From The Hill
In a pivotal speech for his presidential campaign, Donald Trump on Monday blamed lax immigration laws and political correctness for the deadliest mass shooting in U.S. history.
Trump said immigration policies advocated by President Obama and Hillary Clinton — and their refusal to identify “radical Islam” as the driving force behind the terror threat — led directly to the Orlando nightclub shooting that left 50 dead, including the shooter, and dozens more wounded.
The man identified as the gunman, a U.S. citizen born to Afghan parents, pledged allegiance to the Islamic State in Iraq and Syria (ISIS) while carrying out the assault, making it the most destructive terrorist attack on U.S. soil since 9/11.
The carnage completely changed the political discussion, taking the controversy over Trump’s racially charged comments about a federal judge off the front page.
Reading from a teleprompter to an invitation-only crowd at St. Anselm College in New Hampshire, the presumptive GOP nominee used the tragedy to highlight the central themes of his campaign: that the threats from legal and illegal immigration are not only weakening the United States economically, they are also hurting national security.
“We need to tell the truth about how radical Islam is coming to our shores,” Trump said in a speech that clocked in at a little longer than 33 minutes. “We are importing radical Islamic terrorism into the West through a failed immigration system.”
Trump’s speech came less than 48 hours after the carnage at Pulse, where club-goers had been celebrating Pride Month when a gunman began firing at 2 a.m. Sunday.
The shooter, who had previously been investigated by the FBI for terrorist ties, called 911 to pledge his allegiance to ISIS before carrying out the attacks. He was armed with a handgun and a rifle affixed with high-capacity magazines.
On Monday, Trump argued that the father of the killer, an Afghan immigrant, should never have been allowed entry into the U.S. to begin with.
He alleged that as secretary of State, Clinton had allowed tens of thousands of similarly dangerous immigrant refugees free passage into the U.S. from the most dangerous parts of the world, and warned that she would continue those policies if elected president.
Trump reiterated his support for a temporary ban on Muslim immigrants entering the country and even went further, saying he would “suspend entry” into the country for anyone he deemed “detrimental to the interests or security of the United States.”
Trump said that, as president, he would exercise authority to ban immigrants coming from “areas of the world where there is a proven history of terrorism against the United States, Europe or our allies.”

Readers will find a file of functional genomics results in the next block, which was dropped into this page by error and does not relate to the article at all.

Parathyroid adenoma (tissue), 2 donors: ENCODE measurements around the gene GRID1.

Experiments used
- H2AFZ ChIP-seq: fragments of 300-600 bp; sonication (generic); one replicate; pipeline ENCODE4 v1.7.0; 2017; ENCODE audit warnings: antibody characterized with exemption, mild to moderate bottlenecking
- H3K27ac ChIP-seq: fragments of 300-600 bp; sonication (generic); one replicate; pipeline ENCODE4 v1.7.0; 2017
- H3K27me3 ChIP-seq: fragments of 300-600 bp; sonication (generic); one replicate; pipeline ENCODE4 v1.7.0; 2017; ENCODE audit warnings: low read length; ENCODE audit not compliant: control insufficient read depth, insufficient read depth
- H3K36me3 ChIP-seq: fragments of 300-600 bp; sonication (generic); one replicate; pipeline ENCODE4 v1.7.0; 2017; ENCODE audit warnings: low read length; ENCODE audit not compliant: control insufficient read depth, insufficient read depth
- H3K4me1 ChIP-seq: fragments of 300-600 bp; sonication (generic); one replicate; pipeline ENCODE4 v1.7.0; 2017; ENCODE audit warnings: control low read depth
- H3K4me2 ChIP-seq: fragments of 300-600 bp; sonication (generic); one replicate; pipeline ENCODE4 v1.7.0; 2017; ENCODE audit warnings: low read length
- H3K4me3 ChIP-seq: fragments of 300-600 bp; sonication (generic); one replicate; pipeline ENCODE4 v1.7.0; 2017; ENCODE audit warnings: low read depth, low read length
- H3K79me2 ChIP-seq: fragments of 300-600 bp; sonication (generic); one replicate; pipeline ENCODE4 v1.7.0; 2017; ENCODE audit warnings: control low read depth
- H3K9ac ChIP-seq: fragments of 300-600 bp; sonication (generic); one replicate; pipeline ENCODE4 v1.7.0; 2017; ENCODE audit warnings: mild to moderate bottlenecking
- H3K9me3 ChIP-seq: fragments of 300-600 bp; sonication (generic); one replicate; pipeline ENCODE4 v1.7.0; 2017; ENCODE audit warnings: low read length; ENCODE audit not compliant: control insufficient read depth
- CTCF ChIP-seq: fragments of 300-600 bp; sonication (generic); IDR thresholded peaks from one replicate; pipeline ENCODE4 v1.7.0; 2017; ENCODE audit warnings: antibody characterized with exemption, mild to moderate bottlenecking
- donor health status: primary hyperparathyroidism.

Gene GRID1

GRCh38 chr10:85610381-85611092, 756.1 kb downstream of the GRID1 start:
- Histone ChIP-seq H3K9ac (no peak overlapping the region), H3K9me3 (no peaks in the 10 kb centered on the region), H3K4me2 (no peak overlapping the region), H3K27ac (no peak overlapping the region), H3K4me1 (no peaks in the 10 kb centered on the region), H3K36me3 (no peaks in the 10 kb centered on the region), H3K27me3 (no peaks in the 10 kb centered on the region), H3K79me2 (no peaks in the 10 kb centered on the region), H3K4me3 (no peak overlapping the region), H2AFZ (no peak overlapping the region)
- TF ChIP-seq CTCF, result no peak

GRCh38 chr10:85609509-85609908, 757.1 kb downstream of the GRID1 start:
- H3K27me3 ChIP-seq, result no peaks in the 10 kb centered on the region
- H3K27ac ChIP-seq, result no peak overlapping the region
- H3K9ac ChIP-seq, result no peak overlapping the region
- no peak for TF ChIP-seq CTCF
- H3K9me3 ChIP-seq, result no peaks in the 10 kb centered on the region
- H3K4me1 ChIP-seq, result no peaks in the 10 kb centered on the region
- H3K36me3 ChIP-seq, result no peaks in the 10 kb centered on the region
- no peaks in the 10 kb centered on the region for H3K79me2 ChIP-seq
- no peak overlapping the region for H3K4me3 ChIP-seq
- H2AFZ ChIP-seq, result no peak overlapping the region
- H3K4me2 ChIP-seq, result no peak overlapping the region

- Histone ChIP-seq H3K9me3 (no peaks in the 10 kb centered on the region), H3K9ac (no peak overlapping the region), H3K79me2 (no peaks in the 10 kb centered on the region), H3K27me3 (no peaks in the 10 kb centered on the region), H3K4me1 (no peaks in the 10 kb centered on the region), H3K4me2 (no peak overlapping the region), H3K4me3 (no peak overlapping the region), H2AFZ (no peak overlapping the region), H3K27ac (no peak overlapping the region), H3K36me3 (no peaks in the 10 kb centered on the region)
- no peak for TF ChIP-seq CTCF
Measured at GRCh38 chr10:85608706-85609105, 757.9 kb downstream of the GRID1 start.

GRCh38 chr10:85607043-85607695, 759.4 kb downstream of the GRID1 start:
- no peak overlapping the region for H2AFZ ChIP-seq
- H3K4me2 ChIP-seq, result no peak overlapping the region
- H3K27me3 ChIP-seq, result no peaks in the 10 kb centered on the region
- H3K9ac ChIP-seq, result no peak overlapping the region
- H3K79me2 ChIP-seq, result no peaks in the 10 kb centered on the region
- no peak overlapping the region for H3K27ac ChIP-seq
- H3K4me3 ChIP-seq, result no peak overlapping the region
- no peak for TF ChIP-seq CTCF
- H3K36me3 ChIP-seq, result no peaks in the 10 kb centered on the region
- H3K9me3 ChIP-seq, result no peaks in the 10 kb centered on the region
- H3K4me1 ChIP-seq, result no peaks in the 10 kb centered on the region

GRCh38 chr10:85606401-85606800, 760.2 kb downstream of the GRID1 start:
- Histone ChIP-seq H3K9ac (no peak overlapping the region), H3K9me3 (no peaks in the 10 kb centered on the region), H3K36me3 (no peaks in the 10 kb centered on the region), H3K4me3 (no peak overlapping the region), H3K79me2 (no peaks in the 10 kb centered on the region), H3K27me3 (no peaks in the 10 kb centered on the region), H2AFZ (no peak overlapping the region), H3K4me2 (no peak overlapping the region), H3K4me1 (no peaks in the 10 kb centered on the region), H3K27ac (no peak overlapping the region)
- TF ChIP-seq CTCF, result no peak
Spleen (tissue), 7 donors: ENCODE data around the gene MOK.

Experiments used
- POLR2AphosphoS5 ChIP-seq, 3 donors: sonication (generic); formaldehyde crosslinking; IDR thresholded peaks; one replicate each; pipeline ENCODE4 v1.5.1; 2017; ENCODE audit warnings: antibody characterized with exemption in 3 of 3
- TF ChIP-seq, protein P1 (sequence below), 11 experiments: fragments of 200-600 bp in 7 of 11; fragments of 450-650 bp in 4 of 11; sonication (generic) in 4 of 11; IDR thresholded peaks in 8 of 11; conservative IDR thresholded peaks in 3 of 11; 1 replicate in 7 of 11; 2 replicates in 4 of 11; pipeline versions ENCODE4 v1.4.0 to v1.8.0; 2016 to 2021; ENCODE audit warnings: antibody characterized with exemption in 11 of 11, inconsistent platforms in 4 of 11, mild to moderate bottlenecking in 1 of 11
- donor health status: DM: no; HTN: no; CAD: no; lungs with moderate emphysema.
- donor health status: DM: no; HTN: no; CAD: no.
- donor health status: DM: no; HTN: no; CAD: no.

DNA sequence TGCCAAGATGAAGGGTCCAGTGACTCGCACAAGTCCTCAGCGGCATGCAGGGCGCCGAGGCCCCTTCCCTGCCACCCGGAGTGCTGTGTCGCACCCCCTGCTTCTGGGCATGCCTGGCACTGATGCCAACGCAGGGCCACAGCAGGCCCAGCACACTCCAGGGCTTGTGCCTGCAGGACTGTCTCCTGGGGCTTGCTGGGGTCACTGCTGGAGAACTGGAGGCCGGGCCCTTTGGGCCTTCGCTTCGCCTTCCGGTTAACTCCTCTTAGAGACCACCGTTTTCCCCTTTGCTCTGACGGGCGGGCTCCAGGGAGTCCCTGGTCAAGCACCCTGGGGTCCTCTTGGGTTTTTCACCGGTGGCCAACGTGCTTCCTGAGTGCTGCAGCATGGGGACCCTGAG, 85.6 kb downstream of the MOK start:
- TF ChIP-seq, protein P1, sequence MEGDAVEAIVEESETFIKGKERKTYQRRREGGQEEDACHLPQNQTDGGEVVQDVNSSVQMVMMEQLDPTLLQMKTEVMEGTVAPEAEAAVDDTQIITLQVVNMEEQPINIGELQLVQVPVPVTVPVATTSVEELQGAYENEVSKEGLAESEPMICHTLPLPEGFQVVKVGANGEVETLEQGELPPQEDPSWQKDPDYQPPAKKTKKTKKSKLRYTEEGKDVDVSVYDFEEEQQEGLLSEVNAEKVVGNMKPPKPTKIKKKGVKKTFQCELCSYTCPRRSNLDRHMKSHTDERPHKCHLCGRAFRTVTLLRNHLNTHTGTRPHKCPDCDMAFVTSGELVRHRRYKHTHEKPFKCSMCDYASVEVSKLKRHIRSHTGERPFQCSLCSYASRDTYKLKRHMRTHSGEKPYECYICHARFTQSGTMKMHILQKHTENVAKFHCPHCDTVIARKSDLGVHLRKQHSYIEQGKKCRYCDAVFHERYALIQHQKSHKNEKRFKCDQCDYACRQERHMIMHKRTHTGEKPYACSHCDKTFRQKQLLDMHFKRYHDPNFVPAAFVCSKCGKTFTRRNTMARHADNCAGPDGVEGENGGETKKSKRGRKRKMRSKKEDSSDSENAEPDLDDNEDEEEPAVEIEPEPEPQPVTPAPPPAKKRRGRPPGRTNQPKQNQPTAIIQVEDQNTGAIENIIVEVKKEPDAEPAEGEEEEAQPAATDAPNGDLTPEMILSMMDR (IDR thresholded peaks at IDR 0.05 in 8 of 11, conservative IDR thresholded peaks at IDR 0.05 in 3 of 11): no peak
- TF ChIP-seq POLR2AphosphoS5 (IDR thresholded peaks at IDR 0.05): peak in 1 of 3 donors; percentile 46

“The burden is on Hillary Clinton to tell us why she believes immigration from these dangerous countries should be increased without any effective system to screen who we are bringing in,” the billionaire businessman said. “The burden is on Hillary Clinton to tell us why we should admit anyone into our country who supports violence of any kind against gay and lesbian Americans.”
Trump extended his attacks against Obama and Clinton, the presumptive Democratic presidential nominee, beyond immigration, blaming them for weakening U.S. intelligence capabilities with policies that focus more on political correctness than keeping the nation safe.
And he slammed Clinton for focusing on implementing stricter gun laws following the shooting. Trump has argued that the death toll in Orlando would have been lower if the victims at the club had been armed.
“Her plan is to disarm law-abiding Americans, abolishing the Second Amendment, and leaving only the bad guys and terrorists with guns,” Trump said. “She wants to take away Americans’ guns, then admit the very people who want to slaughter us.”
Trump is seeking to rebound from the rockiest stretch of his campaign.
He infuriated top Republican leaders last week for drawing attention to the Mexican heritage of a federal judge overseeing a lawsuit against Trump University.
Speaker Paul Ryan (R-Wis.) described the comments as “textbook” racism, while Senate Majority Leader Mitch McConnell (R-Ky.) urged Trump to get on message.
Trump needed to do well with Monday’s speech, which was initially to focus on Bill and Hillary Clinton.
After the violence in Orlando, though, the real estate magnate shifted to national security — and to themes and arguments he first raised after the San Bernardino, Calif., shootings.
In both cases, U.S. citizens pledged support to foreign terrorist groups before turning guns on fellow Americans.
Trump took a different tact in his speech than he had used in some tweets on Sunday, in which he took credit for describing the dangers of Islamic terrorism and immigration.
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